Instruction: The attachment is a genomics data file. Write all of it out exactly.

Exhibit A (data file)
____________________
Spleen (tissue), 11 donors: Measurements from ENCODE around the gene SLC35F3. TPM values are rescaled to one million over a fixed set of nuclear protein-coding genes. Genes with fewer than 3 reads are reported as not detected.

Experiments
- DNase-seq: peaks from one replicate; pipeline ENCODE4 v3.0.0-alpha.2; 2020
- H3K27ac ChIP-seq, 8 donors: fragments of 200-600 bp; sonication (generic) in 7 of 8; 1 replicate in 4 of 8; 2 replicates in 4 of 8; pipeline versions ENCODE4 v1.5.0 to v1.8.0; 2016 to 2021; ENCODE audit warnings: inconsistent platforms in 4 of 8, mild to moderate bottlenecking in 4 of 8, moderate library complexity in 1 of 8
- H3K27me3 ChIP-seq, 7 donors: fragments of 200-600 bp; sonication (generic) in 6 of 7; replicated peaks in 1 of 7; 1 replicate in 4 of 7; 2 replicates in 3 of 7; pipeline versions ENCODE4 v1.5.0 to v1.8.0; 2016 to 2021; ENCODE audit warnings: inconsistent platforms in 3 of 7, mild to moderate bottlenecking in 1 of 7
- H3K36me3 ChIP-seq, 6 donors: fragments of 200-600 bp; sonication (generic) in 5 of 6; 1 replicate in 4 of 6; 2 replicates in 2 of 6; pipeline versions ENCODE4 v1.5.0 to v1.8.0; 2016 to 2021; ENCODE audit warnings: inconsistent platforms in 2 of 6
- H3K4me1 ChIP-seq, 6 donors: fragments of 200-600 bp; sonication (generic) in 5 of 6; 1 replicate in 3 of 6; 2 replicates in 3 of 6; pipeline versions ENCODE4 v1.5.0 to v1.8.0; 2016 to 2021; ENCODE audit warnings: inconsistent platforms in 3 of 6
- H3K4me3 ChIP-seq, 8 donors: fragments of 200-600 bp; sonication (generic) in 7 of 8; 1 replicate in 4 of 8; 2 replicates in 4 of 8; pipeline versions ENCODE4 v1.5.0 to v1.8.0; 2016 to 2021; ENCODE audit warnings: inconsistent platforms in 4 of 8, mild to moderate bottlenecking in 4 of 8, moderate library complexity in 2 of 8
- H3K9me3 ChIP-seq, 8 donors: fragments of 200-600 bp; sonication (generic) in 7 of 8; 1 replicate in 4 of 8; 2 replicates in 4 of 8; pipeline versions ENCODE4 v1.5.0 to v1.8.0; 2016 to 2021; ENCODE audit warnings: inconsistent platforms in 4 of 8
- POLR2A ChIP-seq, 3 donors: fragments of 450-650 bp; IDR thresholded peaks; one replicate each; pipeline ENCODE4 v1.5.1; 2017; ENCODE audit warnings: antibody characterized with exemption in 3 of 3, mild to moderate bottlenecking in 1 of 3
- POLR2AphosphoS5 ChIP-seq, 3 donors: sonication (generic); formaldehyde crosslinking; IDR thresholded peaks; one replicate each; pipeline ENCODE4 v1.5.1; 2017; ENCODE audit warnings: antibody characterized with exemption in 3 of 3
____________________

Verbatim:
Spleen (tissue), 11 donors: Measurements from ENCODE around the gene SLC35F3. TPM values are rescaled to one million over a fixed set of nuclear protein-coding genes. Genes with fewer than 3 reads are reported as not detected.

Experiments
- DNase-seq: peaks from one replicate; pipeline ENCODE4 v3.0.0-alpha.2; 2020
- H3K27ac ChIP-seq, 8 donors: fragments of 200-600 bp; sonication (generic) in 7 of 8; 1 replicate in 4 of 8; 2 replicates in 4 of 8; pipeline versions ENCODE4 v1.5.0 to v1.8.0; 2016 to 2021; ENCODE audit warnings: inconsistent platforms in 4 of 8, mild to moderate bottlenecking in 4 of 8, moderate library complexity in 1 of 8
- H3K27me3 ChIP-seq, 7 donors: fragments of 200-600 bp; sonication (generic) in 6 of 7; replicated peaks in 1 of 7; 1 replicate in 4 of 7; 2 replicates in 3 of 7; pipeline versions ENCODE4 v1.5.0 to v1.8.0; 2016 to 2021; ENCODE audit warnings: inconsistent platforms in 3 of 7, mild to moderate bottlenecking in 1 of 7
- H3K36me3 ChIP-seq, 6 donors: fragments of 200-600 bp; sonication (generic) in 5 of 6; 1 replicate in 4 of 6; 2 replicates in 2 of 6; pipeline versions ENCODE4 v1.5.0 to v1.8.0; 2016 to 2021; ENCODE audit warnings: inconsistent platforms in 2 of 6
- H3K4me1 ChIP-seq, 6 donors: fragments of 200-600 bp; sonication (generic) in 5 of 6; 1 replicate in 3 of 6; 2 replicates in 3 of 6; pipeline versions ENCODE4 v1.5.0 to v1.8.0; 2016 to 2021; ENCODE audit warnings: inconsistent platforms in 3 of 6
- H3K4me3 ChIP-seq, 8 donors: fragments of 200-600 bp; sonication (generic) in 7 of 8; 1 replicate in 4 of 8; 2 replicates in 4 of 8; pipeline versions ENCODE4 v1.5.0 to v1.8.0; 2016 to 2021; ENCODE audit warnings: inconsistent platforms in 4 of 8, mild to moderate bottlenecking in 4 of 8, moderate library complexity in 2 of 8
- H3K9me3 ChIP-seq, 8 donors: fragments of 200-600 bp; sonication (generic) in 7 of 8; 1 replicate in 4 of 8; 2 replicates in 4 of 8; pipeline versions ENCODE4 v1.5.0 to v1.8.0; 2016 to 2021; ENCODE audit warnings: inconsistent platforms in 4 of 8
- POLR2A ChIP-seq, 3 donors: fragments of 450-650 bp; IDR thresholded peaks; one replicate each; pipeline ENCODE4 v1.5.1; 2017; ENCODE audit warnings: antibody characterized with exemption in 3 of 3, mild to moderate bottlenecking in 1 of 3
- POLR2AphosphoS5 ChIP-seq, 3 donors: sonication (generic); formaldehyde crosslinking; IDR thresholded peaks; one replicate each; pipeline ENCODE4 v1.5.1; 2017; ENCODE audit warnings: antibody characterized with exemption in 3 of 3